Therefore the state in all democracies is more or less the spoils of the parties. As the current economic crisis shows, the parties are the spoils of the banks. Power starts from financial management, not from the people. For that reason, the idea of global governance is condemned to fail as can be seen very clearly at the unsuccessful climate conferences. In the global market economy, the privatization of social relations, systems and organizations has led to a weakening of the state in relation to the market which represents an enormous danger for democracy.

THE MASS MEDIA HAS BECOME THE I-MEDIA

The vague but best-known formulation of democracy, the 1863 Lincoln formula in Gettysburg “government of the people, by the people and for the people,” was forgotten in the immediate politics. That government is there for the people and not vice versa, that the state serves the citizens and not the citizens the state and above all that the society has priority before the state, that “demos” goes before “crates,” is forgotten.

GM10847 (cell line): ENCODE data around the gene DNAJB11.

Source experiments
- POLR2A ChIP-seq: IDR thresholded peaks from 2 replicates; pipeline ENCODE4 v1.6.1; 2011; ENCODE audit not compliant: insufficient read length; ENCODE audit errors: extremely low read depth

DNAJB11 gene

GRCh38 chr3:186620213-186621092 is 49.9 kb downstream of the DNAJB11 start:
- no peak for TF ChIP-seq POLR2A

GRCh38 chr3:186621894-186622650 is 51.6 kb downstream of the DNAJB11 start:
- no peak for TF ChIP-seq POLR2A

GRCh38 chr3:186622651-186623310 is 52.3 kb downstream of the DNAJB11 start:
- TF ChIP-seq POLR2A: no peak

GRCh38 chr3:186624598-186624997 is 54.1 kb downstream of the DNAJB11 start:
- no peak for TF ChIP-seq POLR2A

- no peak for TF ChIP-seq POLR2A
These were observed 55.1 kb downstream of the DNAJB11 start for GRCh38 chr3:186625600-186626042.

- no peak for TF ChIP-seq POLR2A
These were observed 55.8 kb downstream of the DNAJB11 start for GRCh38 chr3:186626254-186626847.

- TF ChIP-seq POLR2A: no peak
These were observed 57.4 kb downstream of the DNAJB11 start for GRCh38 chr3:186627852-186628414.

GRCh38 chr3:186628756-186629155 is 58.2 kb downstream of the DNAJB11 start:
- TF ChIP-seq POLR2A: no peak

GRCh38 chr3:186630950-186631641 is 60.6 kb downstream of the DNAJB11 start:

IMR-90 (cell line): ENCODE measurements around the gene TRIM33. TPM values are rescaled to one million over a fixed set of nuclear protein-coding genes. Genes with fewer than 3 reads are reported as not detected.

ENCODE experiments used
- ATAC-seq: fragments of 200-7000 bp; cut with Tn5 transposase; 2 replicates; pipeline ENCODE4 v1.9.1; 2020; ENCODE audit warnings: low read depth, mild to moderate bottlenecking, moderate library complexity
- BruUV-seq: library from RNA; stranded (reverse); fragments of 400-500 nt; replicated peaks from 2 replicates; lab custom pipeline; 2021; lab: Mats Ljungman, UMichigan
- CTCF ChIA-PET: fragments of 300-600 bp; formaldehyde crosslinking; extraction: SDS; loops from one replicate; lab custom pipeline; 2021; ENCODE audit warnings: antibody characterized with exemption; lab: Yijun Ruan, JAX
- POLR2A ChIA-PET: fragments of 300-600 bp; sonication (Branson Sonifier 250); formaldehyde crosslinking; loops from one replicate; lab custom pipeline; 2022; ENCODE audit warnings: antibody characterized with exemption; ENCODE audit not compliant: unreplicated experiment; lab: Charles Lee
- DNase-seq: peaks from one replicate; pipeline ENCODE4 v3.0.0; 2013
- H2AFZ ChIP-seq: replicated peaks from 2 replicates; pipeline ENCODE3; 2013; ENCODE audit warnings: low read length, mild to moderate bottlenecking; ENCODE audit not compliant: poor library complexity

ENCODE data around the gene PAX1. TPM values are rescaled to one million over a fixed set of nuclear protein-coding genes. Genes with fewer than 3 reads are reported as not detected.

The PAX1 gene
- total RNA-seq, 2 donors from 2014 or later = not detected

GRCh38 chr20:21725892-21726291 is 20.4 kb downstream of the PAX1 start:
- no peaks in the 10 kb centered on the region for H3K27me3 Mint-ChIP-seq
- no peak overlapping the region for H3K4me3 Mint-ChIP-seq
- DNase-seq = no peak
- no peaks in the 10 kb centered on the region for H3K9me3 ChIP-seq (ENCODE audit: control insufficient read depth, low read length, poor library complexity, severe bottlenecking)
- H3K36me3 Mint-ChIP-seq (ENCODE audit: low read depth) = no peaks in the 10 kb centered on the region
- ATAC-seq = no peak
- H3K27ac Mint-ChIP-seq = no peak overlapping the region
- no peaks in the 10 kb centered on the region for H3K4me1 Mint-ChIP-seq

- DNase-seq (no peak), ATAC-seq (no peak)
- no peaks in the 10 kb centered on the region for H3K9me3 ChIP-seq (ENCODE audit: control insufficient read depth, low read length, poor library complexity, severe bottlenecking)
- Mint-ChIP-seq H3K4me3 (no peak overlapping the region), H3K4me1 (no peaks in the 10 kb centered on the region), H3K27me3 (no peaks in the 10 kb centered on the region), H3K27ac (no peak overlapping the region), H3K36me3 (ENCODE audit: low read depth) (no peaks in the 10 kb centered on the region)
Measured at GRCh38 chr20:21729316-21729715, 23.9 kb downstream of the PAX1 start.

The technical development, the development of culture since all culture is or uses techniques from writing to film and technical support media have led to a control and humanization of nature which has its temporary peak today in an extreme individualization. From the personal computer to the I-phone, we have developed a technology that gives individuals an extraordinary power over their environment. If he had to wait for millennia for the sun to change night to day, everyone can switch on the light by pressing a button today. Thus everyone can regulate his environment at will and on demand today irrespective of the real temperature of nature.

A new state was reached with the introduction of the net. In past technical culture, every individual was only a recipient with freedom of interpretation and thus access to truth. The introduction of the vowel alphabet by the Greeks enabled the scribes to understand the meaning of a text without the help of others. As long as there was only a consonant-alphabet, every word could have several meanings. A scholar was needed who had the monopoly on correct interpretation or truth. Thus the introduction of the vowel-alphabet was the beginning of the enlightenment of the come-of-age c citizen, the sovereign who can understand a text with his own intelligence. The second revolution, as everybody knows, was the mobility of letters through the Guttenberg invention of printing. Knowledge was not only mobile. The technical multiplication of books allowed the multi8plication of readers. The book was the first mass medium and the most effective means of the Enlightenment (see the French encyclopedia of Diderot and d’Alembert).